Edited by Almilee

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"No, I had those after I arrived. I'm not from Earth-Prime. This dimension," Riley clarified, not knowing what Jimmy knew about dimensional travel. "This is a good place to work out. They've got a nice gym here, probably the best I've ever seen. And I should know - I have to spend a minimum of 2 hours a day getting physical training, since I don't have any powers except muscle and bone." He scratched the back of his short hair before going on, "I get testosterone shots," he told the other boy frankly. "For my voice, and so maybe I can grow myself a 'stache in a couple of years." He grinned. "What do yer folks do?" 

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"Ohhhh. Okay, that makes sense. So, I guess that means your mom works at the nuclear power plant, but in the other dimension? Or, the mom of the you from this dimension works at the power plant?" Jimmy's face scrunched up a little as he considered the possible permutations of a simple sentence like that, when spoken by someone who was technically two someones. Simultaneously, he reviewed what he could actually specifically remember of their conversation, and double-checked for new meaning. 

Satisfied that he didn't find anything, he returned to the conversation. "I haven't been to the gym yet. Don't really see the appeal of doing all that stuff in-doors. I'd rather go for a jog or play football or baseball or soccer, in the park. You know, outside, with the wind, and the birds chirping. In-doors gets pretty cooped up after a while, and with all those people sweating, it probably smells awful."

The real meaning of Riley's final revelation flew at Jimmy...and passed right over his head, barely even ruffling his hair as it went by. "Oh, you have that thing where your body doesn't produce enough testosterone? I thought it was just old people who had that. Maybe it's a dimensional thing..." Busy as he was mulling that over, Jimmy only answered Riley's question as an afterthought. "Oh, uh, my mom does some part-time teaching work, and my dad's an executive at...a tech company of some sort, I never really learned the specifics."

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"She's a 'gineer in both places, yeah." He frowned, looking at Jimmy. "How do you not know what your mom and dad do?" Jimmy's answer seemed to thoroughly baffle him. "What do they talk about at home?" He couldn't imagine not knowing about his mother's career, not having grown up in the same rooms as her, in the same space, year after year. "I mean, uh...sorry. I know things are different here." He shrugged a little, and looked away. "Out of doors is nice. I spend a lot of time there. You ever make it out to the state forest?" he asked, looking over at Jimmy. "I hear it's real pretty there, especially in the fall. Supposed to get a hunting license this year." He shrugged.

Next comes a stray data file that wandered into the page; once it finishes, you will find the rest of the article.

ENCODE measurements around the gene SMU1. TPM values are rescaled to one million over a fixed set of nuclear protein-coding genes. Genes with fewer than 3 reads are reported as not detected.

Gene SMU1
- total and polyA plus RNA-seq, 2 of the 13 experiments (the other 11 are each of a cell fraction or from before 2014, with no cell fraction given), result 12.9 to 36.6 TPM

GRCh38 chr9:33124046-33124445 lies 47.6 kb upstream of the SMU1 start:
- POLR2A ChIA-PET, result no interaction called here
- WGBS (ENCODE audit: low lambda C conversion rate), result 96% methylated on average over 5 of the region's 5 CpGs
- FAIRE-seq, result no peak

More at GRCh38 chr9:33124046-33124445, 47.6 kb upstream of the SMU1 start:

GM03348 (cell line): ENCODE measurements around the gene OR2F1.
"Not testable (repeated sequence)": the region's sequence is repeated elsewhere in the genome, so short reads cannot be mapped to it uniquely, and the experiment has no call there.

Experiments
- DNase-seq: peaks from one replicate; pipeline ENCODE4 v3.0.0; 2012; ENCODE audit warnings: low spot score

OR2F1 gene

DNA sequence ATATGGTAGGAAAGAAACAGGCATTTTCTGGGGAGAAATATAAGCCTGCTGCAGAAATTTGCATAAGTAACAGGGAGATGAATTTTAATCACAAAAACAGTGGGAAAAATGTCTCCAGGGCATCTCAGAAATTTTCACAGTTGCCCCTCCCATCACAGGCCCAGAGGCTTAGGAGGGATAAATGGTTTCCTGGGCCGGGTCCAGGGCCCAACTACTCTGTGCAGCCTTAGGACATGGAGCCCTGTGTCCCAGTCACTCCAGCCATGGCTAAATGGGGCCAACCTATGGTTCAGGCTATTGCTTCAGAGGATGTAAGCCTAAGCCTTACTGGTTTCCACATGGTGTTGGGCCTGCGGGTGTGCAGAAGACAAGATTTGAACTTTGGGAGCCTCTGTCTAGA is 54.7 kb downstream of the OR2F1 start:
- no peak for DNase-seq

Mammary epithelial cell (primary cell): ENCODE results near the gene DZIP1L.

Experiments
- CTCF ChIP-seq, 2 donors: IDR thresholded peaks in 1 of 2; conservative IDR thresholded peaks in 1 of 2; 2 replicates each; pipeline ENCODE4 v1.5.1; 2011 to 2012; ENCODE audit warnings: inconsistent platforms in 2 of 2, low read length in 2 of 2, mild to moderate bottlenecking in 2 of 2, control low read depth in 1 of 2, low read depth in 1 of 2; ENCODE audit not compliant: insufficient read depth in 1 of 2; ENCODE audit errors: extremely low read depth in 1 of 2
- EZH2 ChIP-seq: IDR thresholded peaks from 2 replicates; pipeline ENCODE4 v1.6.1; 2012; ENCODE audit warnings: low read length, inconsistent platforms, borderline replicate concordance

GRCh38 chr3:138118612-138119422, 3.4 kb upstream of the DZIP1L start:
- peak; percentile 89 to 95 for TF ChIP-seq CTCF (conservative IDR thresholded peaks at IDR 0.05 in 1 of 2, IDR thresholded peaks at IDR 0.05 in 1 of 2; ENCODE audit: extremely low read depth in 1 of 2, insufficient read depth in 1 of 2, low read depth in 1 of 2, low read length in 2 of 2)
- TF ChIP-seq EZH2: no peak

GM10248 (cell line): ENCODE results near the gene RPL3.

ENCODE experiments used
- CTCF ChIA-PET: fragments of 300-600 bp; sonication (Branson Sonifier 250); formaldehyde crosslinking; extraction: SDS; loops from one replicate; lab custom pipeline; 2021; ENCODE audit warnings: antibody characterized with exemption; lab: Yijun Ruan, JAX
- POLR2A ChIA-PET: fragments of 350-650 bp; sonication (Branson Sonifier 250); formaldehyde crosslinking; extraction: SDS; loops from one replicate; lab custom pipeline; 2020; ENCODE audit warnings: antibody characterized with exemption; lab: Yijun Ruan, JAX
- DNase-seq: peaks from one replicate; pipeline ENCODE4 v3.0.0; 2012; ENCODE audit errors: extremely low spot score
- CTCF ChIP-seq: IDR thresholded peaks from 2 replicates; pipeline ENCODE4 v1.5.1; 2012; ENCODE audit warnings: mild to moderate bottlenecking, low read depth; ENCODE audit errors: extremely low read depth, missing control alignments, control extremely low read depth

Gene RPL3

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"Well, until fairly recently, I wasn't at home quite enough to know what they talk about." His mouth said happy-smile, but his eyes said buried pain. "Hospitals are not conducive to a good home life, you know." One of Jimmy's hands moved to scratch his neck slightly, giving him a bit of an excuse to let his eyes move to the ground, then back up. "I haven't gotten to the forest yet, I only just got here, and figured I should probably make a show of good faith and wait til my first appointment before going out wandering. You know, in case they warn me about something out there." He paused. "What's hunting like?"

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"It's great," said Riley readily. "I mean, it's scary as Hell when you're out there, but there's nothing sweeter than stalking, tracking, and bagging your own kill. When you're out there on your own with just your weapon in your hand, with just your brain and your guts between you and being in the guts of a grizzly bear, it's the best feeling in the world. It's a way of feeling in touch with everybody who's ever come before you - and everybody who's gonna come after." He grinned, enjoying this guy's company pretty well despite himself. "And nothing tastes better than meat you killed yourself. Sometime I'm gonna get out there, get me some venison, it's gonna be damn nice." 

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"That sounds, uh..." Well, Jimmy wasn't personally that into the murder of tiny animals. He certainly would never be able to get that excited or...intense, about it. But hey, to each his own, right? Jimmy's hands fiddled together, fingers getting twiddled and moved about as he thought. "I've never had venison." Change the subject, a tried and true tactic. "Is it good? What's it like? Is it like chicken?" Everything was like chicken, or so he'd been told. Now was the best time to really find out.